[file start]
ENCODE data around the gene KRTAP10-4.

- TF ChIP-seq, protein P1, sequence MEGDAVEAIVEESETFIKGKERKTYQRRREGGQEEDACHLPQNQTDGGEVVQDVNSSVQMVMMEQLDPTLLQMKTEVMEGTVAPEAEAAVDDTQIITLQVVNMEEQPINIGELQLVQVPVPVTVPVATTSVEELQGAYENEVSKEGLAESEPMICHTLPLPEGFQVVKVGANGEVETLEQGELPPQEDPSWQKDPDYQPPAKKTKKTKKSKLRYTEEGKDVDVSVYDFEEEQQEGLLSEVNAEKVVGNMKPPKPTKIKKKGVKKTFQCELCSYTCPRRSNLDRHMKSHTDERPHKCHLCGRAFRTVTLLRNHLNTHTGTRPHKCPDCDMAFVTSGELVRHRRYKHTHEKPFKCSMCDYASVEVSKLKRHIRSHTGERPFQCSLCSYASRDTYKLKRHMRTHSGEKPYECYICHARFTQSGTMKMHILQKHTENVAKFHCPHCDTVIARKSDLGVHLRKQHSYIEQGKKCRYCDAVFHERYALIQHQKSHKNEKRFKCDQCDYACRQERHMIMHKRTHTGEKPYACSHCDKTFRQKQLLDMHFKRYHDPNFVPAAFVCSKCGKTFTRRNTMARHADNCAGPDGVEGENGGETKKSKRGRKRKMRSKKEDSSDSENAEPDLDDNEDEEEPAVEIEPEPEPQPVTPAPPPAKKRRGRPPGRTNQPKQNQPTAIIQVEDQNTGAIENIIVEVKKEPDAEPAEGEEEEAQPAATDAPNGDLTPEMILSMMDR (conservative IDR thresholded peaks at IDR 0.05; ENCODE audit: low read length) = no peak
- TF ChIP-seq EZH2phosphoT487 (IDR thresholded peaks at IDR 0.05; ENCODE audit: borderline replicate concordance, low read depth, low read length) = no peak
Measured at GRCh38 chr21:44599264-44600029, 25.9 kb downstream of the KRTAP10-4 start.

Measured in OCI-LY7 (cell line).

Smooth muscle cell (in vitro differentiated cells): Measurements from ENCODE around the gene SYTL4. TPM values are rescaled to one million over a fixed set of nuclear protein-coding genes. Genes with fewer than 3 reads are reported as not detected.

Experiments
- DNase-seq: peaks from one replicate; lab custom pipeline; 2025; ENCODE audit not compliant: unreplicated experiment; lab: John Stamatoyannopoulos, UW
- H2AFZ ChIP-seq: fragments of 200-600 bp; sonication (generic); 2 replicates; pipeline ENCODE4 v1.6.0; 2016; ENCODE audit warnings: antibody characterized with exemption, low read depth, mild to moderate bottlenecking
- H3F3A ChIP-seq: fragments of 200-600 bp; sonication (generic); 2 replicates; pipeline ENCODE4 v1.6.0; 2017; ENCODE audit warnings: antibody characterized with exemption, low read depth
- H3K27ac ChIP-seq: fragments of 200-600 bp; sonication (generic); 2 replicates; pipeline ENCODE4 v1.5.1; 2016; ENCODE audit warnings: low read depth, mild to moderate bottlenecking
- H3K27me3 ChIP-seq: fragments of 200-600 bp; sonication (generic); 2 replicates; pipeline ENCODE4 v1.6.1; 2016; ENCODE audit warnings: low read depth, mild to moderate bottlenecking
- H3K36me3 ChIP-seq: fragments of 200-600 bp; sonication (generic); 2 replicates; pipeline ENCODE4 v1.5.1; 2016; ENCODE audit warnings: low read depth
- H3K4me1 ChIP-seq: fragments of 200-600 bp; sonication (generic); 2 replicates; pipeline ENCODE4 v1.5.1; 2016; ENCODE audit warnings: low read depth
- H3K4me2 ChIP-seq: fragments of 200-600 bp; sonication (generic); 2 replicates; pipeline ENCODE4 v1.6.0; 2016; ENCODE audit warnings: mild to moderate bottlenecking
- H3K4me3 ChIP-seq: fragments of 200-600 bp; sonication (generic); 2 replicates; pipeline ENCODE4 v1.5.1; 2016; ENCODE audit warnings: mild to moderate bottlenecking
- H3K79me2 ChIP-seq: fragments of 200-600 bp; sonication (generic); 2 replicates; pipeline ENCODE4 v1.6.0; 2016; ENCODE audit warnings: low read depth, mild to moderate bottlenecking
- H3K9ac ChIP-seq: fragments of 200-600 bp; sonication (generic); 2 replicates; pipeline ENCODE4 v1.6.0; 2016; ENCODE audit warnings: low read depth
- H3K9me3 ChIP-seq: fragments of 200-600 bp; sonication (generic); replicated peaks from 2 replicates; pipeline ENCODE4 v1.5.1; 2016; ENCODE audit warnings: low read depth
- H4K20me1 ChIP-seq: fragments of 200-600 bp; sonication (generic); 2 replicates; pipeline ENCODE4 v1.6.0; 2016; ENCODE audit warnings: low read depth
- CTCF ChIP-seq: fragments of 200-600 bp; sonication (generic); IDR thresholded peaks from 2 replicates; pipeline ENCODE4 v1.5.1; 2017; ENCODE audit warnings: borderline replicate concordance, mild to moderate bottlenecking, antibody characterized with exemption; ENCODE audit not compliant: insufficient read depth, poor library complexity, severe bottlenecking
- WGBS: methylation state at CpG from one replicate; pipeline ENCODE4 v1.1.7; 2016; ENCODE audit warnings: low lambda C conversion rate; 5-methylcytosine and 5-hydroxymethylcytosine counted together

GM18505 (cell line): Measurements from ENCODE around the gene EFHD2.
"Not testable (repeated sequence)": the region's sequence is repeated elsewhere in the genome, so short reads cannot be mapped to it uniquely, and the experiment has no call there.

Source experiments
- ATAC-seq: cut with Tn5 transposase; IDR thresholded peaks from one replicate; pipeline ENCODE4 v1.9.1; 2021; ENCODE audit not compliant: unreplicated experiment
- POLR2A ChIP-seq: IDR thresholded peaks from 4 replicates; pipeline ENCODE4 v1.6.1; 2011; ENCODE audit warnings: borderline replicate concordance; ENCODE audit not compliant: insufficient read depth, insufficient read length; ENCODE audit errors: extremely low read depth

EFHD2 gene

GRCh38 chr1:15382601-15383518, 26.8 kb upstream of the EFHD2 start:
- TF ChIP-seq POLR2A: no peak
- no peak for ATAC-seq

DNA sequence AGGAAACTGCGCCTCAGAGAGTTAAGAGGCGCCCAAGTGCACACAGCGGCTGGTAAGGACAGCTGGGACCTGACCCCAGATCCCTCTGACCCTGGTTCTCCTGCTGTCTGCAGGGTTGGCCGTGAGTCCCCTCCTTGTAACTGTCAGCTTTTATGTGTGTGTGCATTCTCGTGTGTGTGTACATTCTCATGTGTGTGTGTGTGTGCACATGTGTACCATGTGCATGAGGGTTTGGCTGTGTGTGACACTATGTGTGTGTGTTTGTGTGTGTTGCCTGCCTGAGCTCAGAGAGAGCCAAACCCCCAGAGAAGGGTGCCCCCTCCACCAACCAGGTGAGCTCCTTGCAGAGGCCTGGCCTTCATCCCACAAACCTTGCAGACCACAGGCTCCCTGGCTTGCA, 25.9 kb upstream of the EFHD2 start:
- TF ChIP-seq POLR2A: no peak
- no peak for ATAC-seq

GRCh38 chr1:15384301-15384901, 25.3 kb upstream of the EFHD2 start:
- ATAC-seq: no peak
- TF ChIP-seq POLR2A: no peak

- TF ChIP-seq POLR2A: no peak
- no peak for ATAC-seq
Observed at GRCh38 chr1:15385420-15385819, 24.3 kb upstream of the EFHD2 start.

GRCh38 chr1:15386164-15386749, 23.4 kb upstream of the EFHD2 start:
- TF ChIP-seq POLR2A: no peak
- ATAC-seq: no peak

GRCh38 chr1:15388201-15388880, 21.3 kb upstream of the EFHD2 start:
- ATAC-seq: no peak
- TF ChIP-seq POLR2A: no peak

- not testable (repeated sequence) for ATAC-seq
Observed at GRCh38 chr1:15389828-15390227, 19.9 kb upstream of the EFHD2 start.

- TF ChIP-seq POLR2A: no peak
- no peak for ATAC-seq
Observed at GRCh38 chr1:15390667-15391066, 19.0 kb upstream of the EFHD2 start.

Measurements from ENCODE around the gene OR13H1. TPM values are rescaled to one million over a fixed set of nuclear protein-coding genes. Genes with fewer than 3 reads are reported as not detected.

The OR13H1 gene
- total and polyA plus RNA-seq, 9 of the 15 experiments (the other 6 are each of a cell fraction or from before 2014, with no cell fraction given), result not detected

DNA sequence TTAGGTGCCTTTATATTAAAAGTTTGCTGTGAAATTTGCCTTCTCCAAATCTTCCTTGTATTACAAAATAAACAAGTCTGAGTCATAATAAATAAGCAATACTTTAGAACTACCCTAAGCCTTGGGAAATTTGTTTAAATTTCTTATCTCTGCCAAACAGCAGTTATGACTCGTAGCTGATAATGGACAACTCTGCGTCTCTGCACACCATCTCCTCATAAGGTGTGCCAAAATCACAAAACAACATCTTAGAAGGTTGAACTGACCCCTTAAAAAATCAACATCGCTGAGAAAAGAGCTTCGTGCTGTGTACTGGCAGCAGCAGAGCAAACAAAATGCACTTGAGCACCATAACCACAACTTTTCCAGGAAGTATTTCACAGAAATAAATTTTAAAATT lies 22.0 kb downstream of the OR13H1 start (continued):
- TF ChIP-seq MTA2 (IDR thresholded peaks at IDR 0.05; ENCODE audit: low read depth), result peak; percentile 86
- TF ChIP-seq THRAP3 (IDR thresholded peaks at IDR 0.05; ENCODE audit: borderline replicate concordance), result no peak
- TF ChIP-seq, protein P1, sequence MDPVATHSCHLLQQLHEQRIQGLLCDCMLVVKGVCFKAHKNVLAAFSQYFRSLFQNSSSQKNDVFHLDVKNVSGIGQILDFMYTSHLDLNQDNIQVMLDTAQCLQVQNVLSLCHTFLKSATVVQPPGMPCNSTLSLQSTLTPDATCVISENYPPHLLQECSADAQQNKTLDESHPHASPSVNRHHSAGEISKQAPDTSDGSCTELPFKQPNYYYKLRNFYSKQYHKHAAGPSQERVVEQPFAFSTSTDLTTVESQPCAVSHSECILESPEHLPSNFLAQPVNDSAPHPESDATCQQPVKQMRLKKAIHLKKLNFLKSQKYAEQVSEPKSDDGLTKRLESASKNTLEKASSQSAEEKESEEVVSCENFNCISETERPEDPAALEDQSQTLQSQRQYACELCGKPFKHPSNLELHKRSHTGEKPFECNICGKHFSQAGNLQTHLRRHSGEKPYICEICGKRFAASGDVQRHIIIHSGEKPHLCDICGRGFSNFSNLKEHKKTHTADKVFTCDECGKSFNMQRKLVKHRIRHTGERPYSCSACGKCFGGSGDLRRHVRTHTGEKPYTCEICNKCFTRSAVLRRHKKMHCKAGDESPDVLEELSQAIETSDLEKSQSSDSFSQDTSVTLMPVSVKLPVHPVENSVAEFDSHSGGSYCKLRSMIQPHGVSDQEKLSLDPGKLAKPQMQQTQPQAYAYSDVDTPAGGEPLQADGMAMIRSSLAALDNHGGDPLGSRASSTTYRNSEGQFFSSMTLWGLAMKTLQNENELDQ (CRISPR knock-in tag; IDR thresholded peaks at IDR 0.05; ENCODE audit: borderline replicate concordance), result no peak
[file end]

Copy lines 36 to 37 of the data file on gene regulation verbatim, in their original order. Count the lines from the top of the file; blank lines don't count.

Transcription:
- ATAC-seq: no peak
- TF ChIP-seq POLR2A: no peak